The authorities continue bargaining with the West
In the short-term, the authorities do not want the EU sanctions’ expansion and show a willingness to engage in a dialogue before the IMF visit to Minsk. Russia, which is not going to broker new political conflicts between the EU and Belarus, also has a stimulating effect.
On October 9th, Belarusian President gave an interview to British newspaper The Independent and the BBC.
The authorities believe, that the mere fact of British media interviewing Lukashenko would indicate Belarus’ willingness to enter into a dialogue with the EU. So far, only a short extract has been published concerning Western policies in the “Arab league”. Lukashenko labeled them as crimes of the West in North Africa and the Middle East, Syria in particular, he also rhetorically questioned the value of democracy, which comes at the cost of human lives.
Despite such harsh rhetoric, which is traditional for Lukashenko and is an attempt to begin bargaining with a high rate, the Belarusian authorities are ready to start negotiations. Thus, on October 8th, the National Centre for Legislation and Legal Research at the Presidential Administration sent out a letter to key organizations with a proposal to consider the recommendations of the UN Human Rights Council to Belarus, concerning the establishment of an institution for the human rights promotion and protection.
In other words, the President and his Administration put up a “good cop, bad cop” act. While the Head of State harshly criticizes Western standards for democracy and human rights, his staff offers to consider applying the same standards in Belarus. Moreover, the initiative of the Administration also remains rhetoric and a non-binding intent.
Minsk believes that such a bold rhetoric, backed up by careful action (two political prisoners, Kovalenko and Syromolotov, were released), will be sufficient to signal readiness to start negotiations with the IMF. Simultaneously, the Belarusian authorities will consider such talks as a mere continuation of trade and therefore will keep the remaining political prisoners in prisons.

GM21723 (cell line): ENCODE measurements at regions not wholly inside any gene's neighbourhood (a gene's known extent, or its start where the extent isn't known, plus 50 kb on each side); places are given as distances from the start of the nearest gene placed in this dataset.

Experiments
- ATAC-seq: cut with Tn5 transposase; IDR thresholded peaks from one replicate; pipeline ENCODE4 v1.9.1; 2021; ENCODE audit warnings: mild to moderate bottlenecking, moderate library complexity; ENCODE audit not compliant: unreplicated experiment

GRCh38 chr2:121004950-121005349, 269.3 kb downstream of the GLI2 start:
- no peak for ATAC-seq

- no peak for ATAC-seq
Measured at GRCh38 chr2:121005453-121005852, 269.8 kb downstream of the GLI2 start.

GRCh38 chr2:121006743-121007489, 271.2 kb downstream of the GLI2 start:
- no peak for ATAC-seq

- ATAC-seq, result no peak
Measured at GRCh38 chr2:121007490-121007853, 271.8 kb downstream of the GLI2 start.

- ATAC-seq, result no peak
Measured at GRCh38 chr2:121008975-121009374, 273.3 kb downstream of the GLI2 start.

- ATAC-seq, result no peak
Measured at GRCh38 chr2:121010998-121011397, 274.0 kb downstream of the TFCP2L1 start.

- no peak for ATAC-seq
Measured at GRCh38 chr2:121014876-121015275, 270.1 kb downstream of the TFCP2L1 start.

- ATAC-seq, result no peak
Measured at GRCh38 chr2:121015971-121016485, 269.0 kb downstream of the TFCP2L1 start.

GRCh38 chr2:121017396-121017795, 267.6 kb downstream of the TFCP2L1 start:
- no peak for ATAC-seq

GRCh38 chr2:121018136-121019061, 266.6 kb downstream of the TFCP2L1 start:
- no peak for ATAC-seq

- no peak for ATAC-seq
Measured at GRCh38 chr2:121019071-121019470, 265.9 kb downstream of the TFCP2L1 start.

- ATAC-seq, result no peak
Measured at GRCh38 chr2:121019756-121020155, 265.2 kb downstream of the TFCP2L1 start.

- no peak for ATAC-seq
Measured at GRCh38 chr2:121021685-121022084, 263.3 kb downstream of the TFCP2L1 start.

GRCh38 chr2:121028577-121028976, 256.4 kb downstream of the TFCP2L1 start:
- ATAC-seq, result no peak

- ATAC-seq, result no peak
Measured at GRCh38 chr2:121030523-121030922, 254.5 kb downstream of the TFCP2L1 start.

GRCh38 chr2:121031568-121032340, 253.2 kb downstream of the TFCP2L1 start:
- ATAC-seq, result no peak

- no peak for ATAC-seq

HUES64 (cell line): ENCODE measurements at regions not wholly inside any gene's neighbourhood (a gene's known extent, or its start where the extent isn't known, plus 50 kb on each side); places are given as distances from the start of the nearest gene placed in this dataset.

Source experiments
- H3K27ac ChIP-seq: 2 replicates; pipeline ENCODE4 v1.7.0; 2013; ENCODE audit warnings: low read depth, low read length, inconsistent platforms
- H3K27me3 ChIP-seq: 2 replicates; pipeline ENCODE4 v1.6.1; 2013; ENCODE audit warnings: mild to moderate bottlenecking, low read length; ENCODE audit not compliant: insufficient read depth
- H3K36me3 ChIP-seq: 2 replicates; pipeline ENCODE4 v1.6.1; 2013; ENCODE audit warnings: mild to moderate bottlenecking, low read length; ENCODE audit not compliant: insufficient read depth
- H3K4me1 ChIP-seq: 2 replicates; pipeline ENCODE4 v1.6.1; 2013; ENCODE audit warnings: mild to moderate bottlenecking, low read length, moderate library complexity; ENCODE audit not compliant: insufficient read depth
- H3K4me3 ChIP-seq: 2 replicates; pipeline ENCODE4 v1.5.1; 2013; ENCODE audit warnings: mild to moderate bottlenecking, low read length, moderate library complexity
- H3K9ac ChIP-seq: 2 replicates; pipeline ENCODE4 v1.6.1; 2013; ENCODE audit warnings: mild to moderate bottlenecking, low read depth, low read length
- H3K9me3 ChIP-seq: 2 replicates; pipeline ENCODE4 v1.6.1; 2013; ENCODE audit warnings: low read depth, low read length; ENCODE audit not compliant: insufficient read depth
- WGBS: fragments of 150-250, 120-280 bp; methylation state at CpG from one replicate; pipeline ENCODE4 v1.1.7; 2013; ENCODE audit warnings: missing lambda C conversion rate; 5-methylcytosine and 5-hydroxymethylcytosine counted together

It is should be noted that Russia’s position had a significant impact on Belarus. During the summer, the Kremlin made it clear that another escalation of the Belarus-EU conflict was not welcomed. Since then Russia’s position has not changed. Indirectly, this assumption is proved by the fact that the Presidential Administration has disseminated the abovementioned letter the day after a phone conversation between Lukashenko and Putin on the birthday anniversary occasion of the latter.
At Russian expense, Minsk has already compensated the costs of conflict with the West, and therefore would like to shift this conflict to the ‘western field’, where the most profitable “compensator” would be the International Monetary Fund. Thus, on the eve of the EU Council’s meeting on October 15th, the Belarusian authorities are seeking at least not to expand the sanctions, which will create favorable conditions for talks with the IMF mission during its visit to Belarus for post-program monitoring on October 18th - 29th.
According to Belstat, in August 7,600 people were dismissed, including 4,800 civil servants. Dismissals of civil servants were due to the optimisation in the public administration by up to 30%. Some civil servants would retain their job however would lose the status of a civil servant. Vacancies on the labour market are likely to reduce in number, thanks to the optimisation, the state administration would increase wages for public servants. The payroll fund for retained employees is likely to increase and some former state employees are likely to get jobs in affiliated organizations. The optimisation of the state apparatus should complete by January 1st, 2018, and some former civil servants are likely to join the ranks of the unemployed.